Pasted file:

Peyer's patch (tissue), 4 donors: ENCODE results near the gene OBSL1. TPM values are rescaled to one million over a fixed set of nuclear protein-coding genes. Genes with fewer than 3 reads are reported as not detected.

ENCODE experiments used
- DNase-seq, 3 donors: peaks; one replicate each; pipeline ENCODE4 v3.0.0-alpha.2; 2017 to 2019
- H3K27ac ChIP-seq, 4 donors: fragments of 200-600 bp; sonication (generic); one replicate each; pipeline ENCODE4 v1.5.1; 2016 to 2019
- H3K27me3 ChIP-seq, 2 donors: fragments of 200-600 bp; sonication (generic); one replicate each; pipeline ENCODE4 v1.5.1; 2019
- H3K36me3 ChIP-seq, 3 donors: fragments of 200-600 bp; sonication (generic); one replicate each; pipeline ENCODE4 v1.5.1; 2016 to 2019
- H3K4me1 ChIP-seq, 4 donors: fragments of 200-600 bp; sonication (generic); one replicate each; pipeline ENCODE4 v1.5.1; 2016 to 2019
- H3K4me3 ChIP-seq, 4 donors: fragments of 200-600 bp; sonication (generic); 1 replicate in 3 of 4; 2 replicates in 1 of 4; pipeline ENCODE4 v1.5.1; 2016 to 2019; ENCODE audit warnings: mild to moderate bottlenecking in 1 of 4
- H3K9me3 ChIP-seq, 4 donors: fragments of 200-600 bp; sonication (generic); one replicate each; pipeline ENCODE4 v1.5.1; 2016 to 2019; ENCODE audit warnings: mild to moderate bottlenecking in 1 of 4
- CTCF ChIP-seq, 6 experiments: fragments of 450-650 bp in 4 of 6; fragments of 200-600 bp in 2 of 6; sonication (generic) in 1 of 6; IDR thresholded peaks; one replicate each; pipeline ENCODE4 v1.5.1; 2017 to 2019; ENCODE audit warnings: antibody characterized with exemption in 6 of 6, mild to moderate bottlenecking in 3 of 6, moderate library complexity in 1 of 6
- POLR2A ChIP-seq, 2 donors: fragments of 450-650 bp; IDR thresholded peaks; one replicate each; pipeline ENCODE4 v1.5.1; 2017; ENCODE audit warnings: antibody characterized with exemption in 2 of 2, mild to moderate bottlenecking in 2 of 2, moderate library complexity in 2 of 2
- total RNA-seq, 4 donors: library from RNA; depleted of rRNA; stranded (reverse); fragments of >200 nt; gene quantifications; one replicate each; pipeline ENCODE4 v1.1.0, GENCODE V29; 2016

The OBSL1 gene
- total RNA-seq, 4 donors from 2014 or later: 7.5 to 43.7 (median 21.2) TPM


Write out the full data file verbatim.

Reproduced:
Peyer's patch (tissue), 4 donors: ENCODE results near the gene OBSL1. TPM values are rescaled to one million over a fixed set of nuclear protein-coding genes. Genes with fewer than 3 reads are reported as not detected.

ENCODE experiments used
- DNase-seq, 3 donors: peaks; one replicate each; pipeline ENCODE4 v3.0.0-alpha.2; 2017 to 2019
- H3K27ac ChIP-seq, 4 donors: fragments of 200-600 bp; sonication (generic); one replicate each; pipeline ENCODE4 v1.5.1; 2016 to 2019
- H3K27me3 ChIP-seq, 2 donors: fragments of 200-600 bp; sonication (generic); one replicate each; pipeline ENCODE4 v1.5.1; 2019
- H3K36me3 ChIP-seq, 3 donors: fragments of 200-600 bp; sonication (generic); one replicate each; pipeline ENCODE4 v1.5.1; 2016 to 2019
- H3K4me1 ChIP-seq, 4 donors: fragments of 200-600 bp; sonication (generic); one replicate each; pipeline ENCODE4 v1.5.1; 2016 to 2019
- H3K4me3 ChIP-seq, 4 donors: fragments of 200-600 bp; sonication (generic); 1 replicate in 3 of 4; 2 replicates in 1 of 4; pipeline ENCODE4 v1.5.1; 2016 to 2019; ENCODE audit warnings: mild to moderate bottlenecking in 1 of 4
- H3K9me3 ChIP-seq, 4 donors: fragments of 200-600 bp; sonication (generic); one replicate each; pipeline ENCODE4 v1.5.1; 2016 to 2019; ENCODE audit warnings: mild to moderate bottlenecking in 1 of 4
- CTCF ChIP-seq, 6 experiments: fragments of 450-650 bp in 4 of 6; fragments of 200-600 bp in 2 of 6; sonication (generic) in 1 of 6; IDR thresholded peaks; one replicate each; pipeline ENCODE4 v1.5.1; 2017 to 2019; ENCODE audit warnings: antibody characterized with exemption in 6 of 6, mild to moderate bottlenecking in 3 of 6, moderate library complexity in 1 of 6
- POLR2A ChIP-seq, 2 donors: fragments of 450-650 bp; IDR thresholded peaks; one replicate each; pipeline ENCODE4 v1.5.1; 2017; ENCODE audit warnings: antibody characterized with exemption in 2 of 2, mild to moderate bottlenecking in 2 of 2, moderate library complexity in 2 of 2
- total RNA-seq, 4 donors: library from RNA; depleted of rRNA; stranded (reverse); fragments of >200 nt; gene quantifications; one replicate each; pipeline ENCODE4 v1.1.0, GENCODE V29; 2016

The OBSL1 gene
- total RNA-seq, 4 donors from 2014 or later: 7.5 to 43.7 (median 21.2) TPM